THE KING WITH HORSE’S EARS

AND OTHER IRISH FOLKTALES

Although he was born to the tradition, Burns’s strong storytelling skills nevertheless too-frequently just simmer under the surface of this collection of Irish folktales, which lack the full power of his wit and timing. Selections include the fascinating changeling tale, “Back from the Fairies”; the enduring favorite, “The King with Horse’s Ears”; the hero tale, “Fionn Mac Cumhail and the Fianna of Ireland”; the cunning “The Greedy Barber”; and the remaining nine, some of which are undocumented. A short, insightful paragraph of background information precedes each tale, but the tales themselves are pared down to fit the space, flattened by too much summarization. One of the Folktales of the World series, this collection of overly edited, shorter-than-necessary tales is still memorable because when the teller’s inflections empower them, they leap to life. The border art and Oleynikov’s gouache illustrations add to their charm. Folktale collections are low circulators for the intended readership, which makes this collection’s shortcomings all the sadder. (introduction, glossary, sources) (Folktales. 9-11)

Pub Date: Feb. 3, 2009

ISBN: 978-1-4027-3772-5

Page Count: 96

Publisher: Sterling

Review Posted Online: May 20, 2010

Kirkus Reviews Issue: Jan. 15, 2009

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The book is a cute, but rather standard offering from Avi (Tom, Babette, and Simon, p. 776, etc.).

POPPY

From the Poppy series , Vol. 3

An adolescent mouse named Poppy is off on a romantic tryst with her rebel boyfriend when they are attacked by Mr. Ocax, the owl who rules over the area.

He kills the boyfriend, but Poppy escapes and Mr. Ocax vows to catch her. Mr. Ocax has convinced all the mice that he is their protector when, in fact, he preys on them mercilessly. When the mice ask his permission to move to a new house, he refuses, blaming Poppy for his decision. Poppy suspects that there is another reason Mr. Ocax doesn't want them to move and investigates to clear her name. With the help of a prickly old porcupine and her quick wits, Poppy defeats her nemesis and her own fears, saving her family in the bargain.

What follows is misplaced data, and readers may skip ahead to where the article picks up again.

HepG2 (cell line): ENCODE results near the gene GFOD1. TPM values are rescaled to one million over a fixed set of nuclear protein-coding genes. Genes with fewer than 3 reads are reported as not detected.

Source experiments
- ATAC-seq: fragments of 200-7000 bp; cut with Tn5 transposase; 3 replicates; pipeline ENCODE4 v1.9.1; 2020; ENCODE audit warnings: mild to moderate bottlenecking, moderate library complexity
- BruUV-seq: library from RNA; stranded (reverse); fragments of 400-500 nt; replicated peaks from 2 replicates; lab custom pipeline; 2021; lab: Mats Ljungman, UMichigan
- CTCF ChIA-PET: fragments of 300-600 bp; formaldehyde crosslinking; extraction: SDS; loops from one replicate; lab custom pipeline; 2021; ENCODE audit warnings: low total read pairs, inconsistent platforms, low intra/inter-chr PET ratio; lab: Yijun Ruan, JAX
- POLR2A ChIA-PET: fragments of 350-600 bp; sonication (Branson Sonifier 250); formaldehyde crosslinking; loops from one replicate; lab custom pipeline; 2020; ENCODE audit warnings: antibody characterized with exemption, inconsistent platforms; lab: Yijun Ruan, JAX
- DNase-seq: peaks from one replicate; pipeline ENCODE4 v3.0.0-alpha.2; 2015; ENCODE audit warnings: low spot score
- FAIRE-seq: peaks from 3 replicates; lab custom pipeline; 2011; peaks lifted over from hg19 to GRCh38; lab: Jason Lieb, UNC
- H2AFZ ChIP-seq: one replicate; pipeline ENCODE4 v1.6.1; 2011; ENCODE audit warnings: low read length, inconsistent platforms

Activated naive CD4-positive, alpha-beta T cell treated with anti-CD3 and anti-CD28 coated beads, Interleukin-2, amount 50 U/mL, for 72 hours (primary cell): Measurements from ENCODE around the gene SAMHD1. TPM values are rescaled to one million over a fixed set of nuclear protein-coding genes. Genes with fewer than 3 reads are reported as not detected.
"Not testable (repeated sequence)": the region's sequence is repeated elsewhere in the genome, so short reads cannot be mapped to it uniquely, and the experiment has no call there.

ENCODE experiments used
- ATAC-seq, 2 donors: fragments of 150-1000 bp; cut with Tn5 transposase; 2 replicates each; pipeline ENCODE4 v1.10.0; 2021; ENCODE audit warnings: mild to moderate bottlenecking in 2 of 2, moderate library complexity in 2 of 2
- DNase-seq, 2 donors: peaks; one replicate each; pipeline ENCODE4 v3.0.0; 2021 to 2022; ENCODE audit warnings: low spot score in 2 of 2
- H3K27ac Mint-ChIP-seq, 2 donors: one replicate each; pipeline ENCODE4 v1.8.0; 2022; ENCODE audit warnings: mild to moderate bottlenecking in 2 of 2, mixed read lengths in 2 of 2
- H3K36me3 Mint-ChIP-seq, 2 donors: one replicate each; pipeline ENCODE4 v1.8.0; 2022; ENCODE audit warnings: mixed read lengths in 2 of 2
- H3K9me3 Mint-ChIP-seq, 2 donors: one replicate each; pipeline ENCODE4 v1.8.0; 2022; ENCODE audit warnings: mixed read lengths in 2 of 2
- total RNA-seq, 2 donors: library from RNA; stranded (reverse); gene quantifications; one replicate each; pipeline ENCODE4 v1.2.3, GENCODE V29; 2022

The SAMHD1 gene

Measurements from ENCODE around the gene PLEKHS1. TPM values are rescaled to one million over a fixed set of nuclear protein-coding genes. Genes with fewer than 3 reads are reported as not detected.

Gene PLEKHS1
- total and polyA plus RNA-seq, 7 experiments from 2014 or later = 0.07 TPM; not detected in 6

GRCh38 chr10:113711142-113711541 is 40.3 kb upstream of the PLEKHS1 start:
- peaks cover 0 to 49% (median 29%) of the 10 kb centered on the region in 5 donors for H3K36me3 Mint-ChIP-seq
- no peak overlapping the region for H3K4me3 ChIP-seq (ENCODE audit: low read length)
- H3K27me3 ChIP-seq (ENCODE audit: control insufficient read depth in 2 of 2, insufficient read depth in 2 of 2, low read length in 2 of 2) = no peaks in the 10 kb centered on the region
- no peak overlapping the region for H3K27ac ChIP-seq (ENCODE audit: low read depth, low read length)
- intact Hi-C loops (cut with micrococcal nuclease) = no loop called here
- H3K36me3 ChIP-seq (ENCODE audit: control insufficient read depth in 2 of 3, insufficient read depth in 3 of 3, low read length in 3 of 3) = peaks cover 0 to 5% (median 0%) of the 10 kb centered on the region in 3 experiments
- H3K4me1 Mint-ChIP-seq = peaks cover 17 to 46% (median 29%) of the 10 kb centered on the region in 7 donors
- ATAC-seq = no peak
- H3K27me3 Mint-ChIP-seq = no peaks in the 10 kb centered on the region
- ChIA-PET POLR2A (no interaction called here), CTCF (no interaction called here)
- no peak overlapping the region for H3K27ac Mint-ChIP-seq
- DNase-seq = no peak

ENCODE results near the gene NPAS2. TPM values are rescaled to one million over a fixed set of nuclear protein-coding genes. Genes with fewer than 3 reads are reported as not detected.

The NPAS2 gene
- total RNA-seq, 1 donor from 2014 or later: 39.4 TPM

The book is a cute, but rather standard offering from Avi (Tom, Babette, and Simon, p. 776, etc.). (Fiction. 9-11)

Pub Date: Oct. 1, 1995

ISBN: 0-531-09483-9

Page Count: 147

Publisher: Orchard

Review Posted Online: May 20, 2010

Kirkus Reviews Issue: Sept. 15, 1995

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Ordinary kids in an extraordinary setting: still a recipe for bright achievements and belly laughs.

WAYSIDE SCHOOL BENEATH THE CLOUD OF DOOM

Rejoice! 25 years later, Wayside School is still in session, and the children in Mrs. Jewls’ 30th-floor classroom haven’t changed a bit.

The surreal yet oddly educational nature of their misadventures hasn’t either. There are out-and-out rib ticklers, such as a spelling lesson featuring made-up words and a determined class effort to collect 1 million nail clippings. Additionally, mean queen Kathy steps through a mirror that turns her weirdly nice and she discovers that she likes it, a four-way friendship survives a dumpster dive after lost homework, and Mrs. Jewls makes sure that a long-threatened “Ultimate Test” allows every student to show off a special talent. Episodic though the 30 new chapters are, there are continuing elements that bind them—even to previous outings, such as the note to an elusive teacher Calvin has been carrying since Sideways Stories From Wayside School (1978) and finally delivers. Add to that plenty of deadpan dialogue (“Arithmetic makes my brain numb,” complains Dameon. “That’s why they’re called ‘numb-ers,’ ” explains D.J.) and a wild storm from the titular cloud that shuffles the school’s contents “like a deck of cards,” and Sachar once again dishes up a confection as scrambled and delicious as lunch lady Miss Mush’s improvised “Rainbow Stew.” Diversity is primarily conveyed in the illustrations.

Ordinary kids in an extraordinary setting: still a recipe for bright achievements and belly laughs. (Fiction. 9-11)

Pub Date: March 3, 2020

ISBN: 978-0-06-296538-7

Page Count: 192

Publisher: Harper/HarperCollins

Review Posted Online: Sept. 29, 2019

Kirkus Reviews Issue: Nov. 1, 2019

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